If CNN gave it a try, maybe their ratings would improve. At some point, being second (or worse) to Fox is going to gall so much that they might set aside personal elation with the president, and be, y'know, objective journalists. (Or even only mildly biased journalists. Ones that don't "fact check" Saturday Night Live jokes, for instance, out of pique at the idea that someone might find Dear Leader's promises worthy of satire.)

    it could help jolt CNN et al into wondering if they're out of touch with the majority that elected Obama

    They're out of touch with the majority that wouldn't likely, at this point in time, re-elect him, certainly. Or is electoral victory now a solid basis for shouting down opposition on the basis that it's an unquestioned divine mandate until next election? I don't recall the results of the 2004 election having such a "But what of the majority who didn't vote for our guy?" effect on CNN et al.

    • According Gallup, Obama's approval rating hasn't fallen below 50%. That says to me that the majority would likely re-elect him if an election were held to day.

      • Approval ratings aren't the same thing as likely voter identification, and the next time his name's on the ballot, it will be tied to a number of unpopular policies, which ongoing generic approval ratings don't necessarily capture.

        (All of which is irrelevant to the question, "Should the news media take the results of elections as instructions to give unfailingly positive coverage to the winner out of deference to majoritarianism?")

    • Angry Angry Hippo.

    • I love the underlying assumptions that this post exposes:

      1) CNN would be more popular if they hired somebody as crazy as Beck, say, Michael Savage, and try to draw away Fox's audience. As opposed to an attempt to build credibility by NOT aligning to any party.

      2) Non-partisan objectivity must be proven "to the satisfaction of Fox News", which is kind of like proving a clean election to the satisfaction of Hamid Karzi.

      3) There's a silent majority who would elect someone other than Obama right now. Never mind Obama's >50% approval rating, never mind the question about the shortcoming of the contender (Huckabee? Giuliani? The Reanimated Corpse of Reagan?). If ONLY the election were held right now, the Right would totally win. On another note, my 8-year-old said to me this weekend, "If only the game ended RIGHT NOW, we would win!"

      4) The results of the 2000 or 2004 elections led to a respectful policy in which the (bare) winner respected the near (or actual) majority who didn't vote for the winner. To quote Dick Cheney "We won the midterms. This is our Due." Or if you don't like that, "Elections have consequences."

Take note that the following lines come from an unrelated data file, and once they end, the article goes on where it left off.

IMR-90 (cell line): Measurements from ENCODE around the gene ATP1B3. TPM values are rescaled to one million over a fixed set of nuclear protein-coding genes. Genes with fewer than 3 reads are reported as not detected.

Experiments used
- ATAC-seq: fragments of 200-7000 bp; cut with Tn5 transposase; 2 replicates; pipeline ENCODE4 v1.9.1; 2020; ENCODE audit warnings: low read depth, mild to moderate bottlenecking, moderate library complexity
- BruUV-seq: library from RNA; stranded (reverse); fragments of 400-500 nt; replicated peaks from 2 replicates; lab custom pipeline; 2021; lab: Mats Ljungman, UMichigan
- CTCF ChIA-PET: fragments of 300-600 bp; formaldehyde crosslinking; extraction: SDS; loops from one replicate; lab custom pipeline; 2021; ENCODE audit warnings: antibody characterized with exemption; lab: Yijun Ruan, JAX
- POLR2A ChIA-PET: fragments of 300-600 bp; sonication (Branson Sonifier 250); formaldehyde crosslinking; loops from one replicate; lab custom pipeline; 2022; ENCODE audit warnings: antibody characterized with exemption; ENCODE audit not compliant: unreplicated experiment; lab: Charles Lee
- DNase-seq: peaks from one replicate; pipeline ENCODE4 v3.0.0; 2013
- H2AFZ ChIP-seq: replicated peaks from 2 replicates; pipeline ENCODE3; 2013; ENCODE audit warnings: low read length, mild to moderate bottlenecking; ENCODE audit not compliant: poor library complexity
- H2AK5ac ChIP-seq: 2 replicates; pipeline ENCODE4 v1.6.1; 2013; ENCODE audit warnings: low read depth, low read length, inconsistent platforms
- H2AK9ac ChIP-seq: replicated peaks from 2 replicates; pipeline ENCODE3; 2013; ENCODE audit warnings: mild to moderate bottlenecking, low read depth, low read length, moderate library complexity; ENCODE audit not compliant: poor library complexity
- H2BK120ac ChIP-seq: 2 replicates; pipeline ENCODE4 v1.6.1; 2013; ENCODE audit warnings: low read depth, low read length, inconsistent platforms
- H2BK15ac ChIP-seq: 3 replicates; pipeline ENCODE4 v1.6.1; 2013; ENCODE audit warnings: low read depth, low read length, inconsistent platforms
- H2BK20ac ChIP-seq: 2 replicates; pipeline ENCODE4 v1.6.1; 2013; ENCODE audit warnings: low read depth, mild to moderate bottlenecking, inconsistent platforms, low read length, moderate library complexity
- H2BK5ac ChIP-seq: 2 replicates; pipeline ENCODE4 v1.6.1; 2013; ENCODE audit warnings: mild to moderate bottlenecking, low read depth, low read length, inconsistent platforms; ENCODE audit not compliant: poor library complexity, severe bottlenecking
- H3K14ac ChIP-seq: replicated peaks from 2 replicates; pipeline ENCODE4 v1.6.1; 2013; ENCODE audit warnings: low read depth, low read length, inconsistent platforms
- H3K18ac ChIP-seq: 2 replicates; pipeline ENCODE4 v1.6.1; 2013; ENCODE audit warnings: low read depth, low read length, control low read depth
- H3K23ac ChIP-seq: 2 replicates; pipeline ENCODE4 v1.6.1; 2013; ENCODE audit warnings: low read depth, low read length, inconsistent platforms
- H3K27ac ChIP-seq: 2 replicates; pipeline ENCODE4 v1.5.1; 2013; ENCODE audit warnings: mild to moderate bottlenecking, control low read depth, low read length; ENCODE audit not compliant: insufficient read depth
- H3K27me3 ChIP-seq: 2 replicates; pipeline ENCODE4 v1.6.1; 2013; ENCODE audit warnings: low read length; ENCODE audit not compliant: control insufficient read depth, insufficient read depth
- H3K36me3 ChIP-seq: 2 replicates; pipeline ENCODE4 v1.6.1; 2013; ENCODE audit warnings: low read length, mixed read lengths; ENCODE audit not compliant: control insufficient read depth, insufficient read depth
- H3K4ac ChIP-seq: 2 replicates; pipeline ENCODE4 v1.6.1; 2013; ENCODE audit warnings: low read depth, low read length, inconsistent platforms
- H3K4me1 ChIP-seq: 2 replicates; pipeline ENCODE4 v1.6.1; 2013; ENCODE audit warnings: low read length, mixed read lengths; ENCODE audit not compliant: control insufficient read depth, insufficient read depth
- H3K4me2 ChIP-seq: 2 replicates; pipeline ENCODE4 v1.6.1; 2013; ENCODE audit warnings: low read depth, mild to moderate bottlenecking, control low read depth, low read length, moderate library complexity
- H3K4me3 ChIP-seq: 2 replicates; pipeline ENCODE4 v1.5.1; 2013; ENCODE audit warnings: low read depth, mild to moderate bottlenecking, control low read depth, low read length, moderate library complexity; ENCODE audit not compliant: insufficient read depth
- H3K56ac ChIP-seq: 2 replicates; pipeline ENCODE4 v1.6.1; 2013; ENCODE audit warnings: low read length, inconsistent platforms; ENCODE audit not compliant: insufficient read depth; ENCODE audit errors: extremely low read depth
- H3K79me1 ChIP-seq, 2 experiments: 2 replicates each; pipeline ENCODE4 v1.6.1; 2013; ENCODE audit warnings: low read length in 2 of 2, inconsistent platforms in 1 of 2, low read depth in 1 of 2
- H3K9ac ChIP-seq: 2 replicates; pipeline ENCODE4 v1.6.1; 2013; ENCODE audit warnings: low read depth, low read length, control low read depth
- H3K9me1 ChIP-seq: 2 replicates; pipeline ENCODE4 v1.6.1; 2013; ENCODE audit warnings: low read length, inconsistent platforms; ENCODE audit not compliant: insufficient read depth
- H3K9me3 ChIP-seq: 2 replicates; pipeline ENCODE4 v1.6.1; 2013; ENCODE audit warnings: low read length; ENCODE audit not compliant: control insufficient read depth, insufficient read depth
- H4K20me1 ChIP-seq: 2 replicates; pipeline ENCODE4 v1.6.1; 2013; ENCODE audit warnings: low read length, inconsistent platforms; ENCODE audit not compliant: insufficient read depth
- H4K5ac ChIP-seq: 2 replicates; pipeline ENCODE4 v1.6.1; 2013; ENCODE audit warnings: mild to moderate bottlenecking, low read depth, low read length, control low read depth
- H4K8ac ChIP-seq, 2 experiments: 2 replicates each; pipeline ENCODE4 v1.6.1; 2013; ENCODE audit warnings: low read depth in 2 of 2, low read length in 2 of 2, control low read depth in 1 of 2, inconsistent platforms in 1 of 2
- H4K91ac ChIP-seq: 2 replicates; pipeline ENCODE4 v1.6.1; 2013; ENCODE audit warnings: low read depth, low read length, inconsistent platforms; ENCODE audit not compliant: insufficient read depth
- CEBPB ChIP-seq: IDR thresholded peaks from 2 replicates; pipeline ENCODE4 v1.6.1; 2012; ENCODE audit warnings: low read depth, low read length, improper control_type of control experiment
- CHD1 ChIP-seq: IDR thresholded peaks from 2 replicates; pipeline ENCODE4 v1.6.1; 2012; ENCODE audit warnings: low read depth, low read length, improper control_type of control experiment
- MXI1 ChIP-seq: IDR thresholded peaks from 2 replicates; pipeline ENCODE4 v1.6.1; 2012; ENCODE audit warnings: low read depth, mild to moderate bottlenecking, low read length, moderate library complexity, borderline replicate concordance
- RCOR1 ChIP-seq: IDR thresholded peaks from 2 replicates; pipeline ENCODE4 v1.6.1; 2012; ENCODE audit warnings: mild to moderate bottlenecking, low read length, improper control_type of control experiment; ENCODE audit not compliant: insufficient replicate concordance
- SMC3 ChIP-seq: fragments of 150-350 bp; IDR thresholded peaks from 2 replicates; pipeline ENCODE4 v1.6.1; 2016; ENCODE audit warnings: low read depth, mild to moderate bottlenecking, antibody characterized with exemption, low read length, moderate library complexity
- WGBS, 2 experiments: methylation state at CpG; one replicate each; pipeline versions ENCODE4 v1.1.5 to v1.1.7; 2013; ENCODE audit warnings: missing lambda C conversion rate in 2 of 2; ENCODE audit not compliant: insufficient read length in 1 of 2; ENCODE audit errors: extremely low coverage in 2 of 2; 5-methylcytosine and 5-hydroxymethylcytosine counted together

5) That there's no difference between ordinary human bias and the gross, deliberate, strategic bias exhibited by Fox News. Like my decision to go to work with a cold is *exactly* the same as a terrorist mailing anthrax to a Senator. It's just a matter of degree, so who am I to complain about terrorism?

      Honestly, when Rush Limbaugh expresses relief a the election of an all-Democratic administration, saying he was ""no longer going to have to carry the water for people who I don't think deserve having their water carried", is there any question that there's a segment on the right, with a large audience, carrying water for the Republican party? Will you deny what you see with your own eyes?

      • Well done.

  7. "CNN et al into wondering if they're out of touch with the majority that elected Obama, and re-check for conservative assumptions (anti-tax protests are the most important things ever) in their work."

    Was it their "conservative assumptions" that lead to CNN hosts referring to the protesters as "teabaggers"? I really don't think CNN was on the conservative side here.

  8. The liberal mainstream elite, including most of the media, view the absence of liberal views as "right wing" extremism.

    Matthews airs some of the most vile stuff around, and yet is somehow mainstream. Ditto with Olberman. Anderson Cooper (an "Anchor" btw not a commenatator) slimes American citizens concerned with higher taxes and big government as those who engage in homosexual sex acts – "teabagging". I could never, ever imagine Chris Wallace doing that.

    New media, including Fox News, is shattering the myth of the liberal establishment – that is, everyone is like them.

    With the WSJ growing, and the NYT dying, with Fox News' ratings equal to all the rest of cable news combined, with Air America's demise, and Rush Limbaugh's epic rise,

    the provervbial proof is in the pudding.

    One parting question: Do you honestly think Americans will suddenly turn off Fox news because Obama doesn't like the scrutiny? My left leaning friends, that is precisely why Fox's ratings are going through the roof.

    • You can put your balls on a girls face, too. It's not just a gay thing.